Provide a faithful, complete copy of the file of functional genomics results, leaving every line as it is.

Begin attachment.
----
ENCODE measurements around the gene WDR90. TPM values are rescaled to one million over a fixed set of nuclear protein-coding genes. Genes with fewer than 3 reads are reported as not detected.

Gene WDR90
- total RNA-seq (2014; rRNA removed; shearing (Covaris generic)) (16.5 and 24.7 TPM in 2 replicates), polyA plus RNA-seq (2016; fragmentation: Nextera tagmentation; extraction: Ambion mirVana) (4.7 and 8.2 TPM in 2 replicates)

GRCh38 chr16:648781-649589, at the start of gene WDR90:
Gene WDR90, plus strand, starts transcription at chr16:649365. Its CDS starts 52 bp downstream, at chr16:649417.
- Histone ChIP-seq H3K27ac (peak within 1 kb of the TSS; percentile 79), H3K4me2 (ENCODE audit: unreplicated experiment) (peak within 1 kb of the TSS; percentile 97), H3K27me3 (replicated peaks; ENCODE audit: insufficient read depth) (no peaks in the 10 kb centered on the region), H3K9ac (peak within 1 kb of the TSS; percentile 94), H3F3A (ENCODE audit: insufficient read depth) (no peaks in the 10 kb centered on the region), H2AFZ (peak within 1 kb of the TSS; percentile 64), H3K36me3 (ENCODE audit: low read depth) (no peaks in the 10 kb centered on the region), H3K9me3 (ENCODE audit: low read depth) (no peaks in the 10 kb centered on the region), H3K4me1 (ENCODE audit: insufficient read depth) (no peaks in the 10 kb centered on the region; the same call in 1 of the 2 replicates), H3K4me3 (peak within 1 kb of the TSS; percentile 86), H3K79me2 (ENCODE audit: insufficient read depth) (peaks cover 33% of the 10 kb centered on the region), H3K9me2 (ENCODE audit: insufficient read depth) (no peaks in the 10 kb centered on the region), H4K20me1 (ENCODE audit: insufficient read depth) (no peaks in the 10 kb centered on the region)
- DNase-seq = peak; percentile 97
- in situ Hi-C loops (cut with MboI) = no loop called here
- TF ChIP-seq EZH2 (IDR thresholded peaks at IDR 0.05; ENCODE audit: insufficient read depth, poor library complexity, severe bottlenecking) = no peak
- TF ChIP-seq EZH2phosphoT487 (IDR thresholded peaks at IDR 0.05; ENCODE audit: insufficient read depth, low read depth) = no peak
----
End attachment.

ENCODE measurements around the gene WDR90. TPM values are rescaled to one million over a fixed set of nuclear protein-coding genes. Genes with fewer than 3 reads are reported as not detected.

Gene WDR90
- total RNA-seq (2014; rRNA removed; shearing (Covaris generic)) (16.5 and 24.7 TPM in 2 replicates), polyA plus RNA-seq (2016; fragmentation: Nextera tagmentation; extraction: Ambion mirVana) (4.7 and 8.2 TPM in 2 replicates)

GRCh38 chr16:648781-649589, at the start of gene WDR90:
Gene WDR90, plus strand, starts transcription at chr16:649365. Its CDS starts 52 bp downstream, at chr16:649417.
- Histone ChIP-seq H3K27ac (peak within 1 kb of the TSS; percentile 79), H3K4me2 (ENCODE audit: unreplicated experiment) (peak within 1 kb of the TSS; percentile 97), H3K27me3 (replicated peaks; ENCODE audit: insufficient read depth) (no peaks in the 10 kb centered on the region), H3K9ac (peak within 1 kb of the TSS; percentile 94), H3F3A (ENCODE audit: insufficient read depth) (no peaks in the 10 kb centered on the region), H2AFZ (peak within 1 kb of the TSS; percentile 64), H3K36me3 (ENCODE audit: low read depth) (no peaks in the 10 kb centered on the region), H3K9me3 (ENCODE audit: low read depth) (no peaks in the 10 kb centered on the region), H3K4me1 (ENCODE audit: insufficient read depth) (no peaks in the 10 kb centered on the region; the same call in 1 of the 2 replicates), H3K4me3 (peak within 1 kb of the TSS; percentile 86), H3K79me2 (ENCODE audit: insufficient read depth) (peaks cover 33% of the 10 kb centered on the region), H3K9me2 (ENCODE audit: insufficient read depth) (no peaks in the 10 kb centered on the region), H4K20me1 (ENCODE audit: insufficient read depth) (no peaks in the 10 kb centered on the region)
- DNase-seq = peak; percentile 97
- in situ Hi-C loops (cut with MboI) = no loop called here
- TF ChIP-seq EZH2 (IDR thresholded peaks at IDR 0.05; ENCODE audit: insufficient read depth, poor library complexity, severe bottlenecking) = no peak
- TF ChIP-seq EZH2phosphoT487 (IDR thresholded peaks at IDR 0.05; ENCODE audit: insufficient read depth, low read depth) = no peak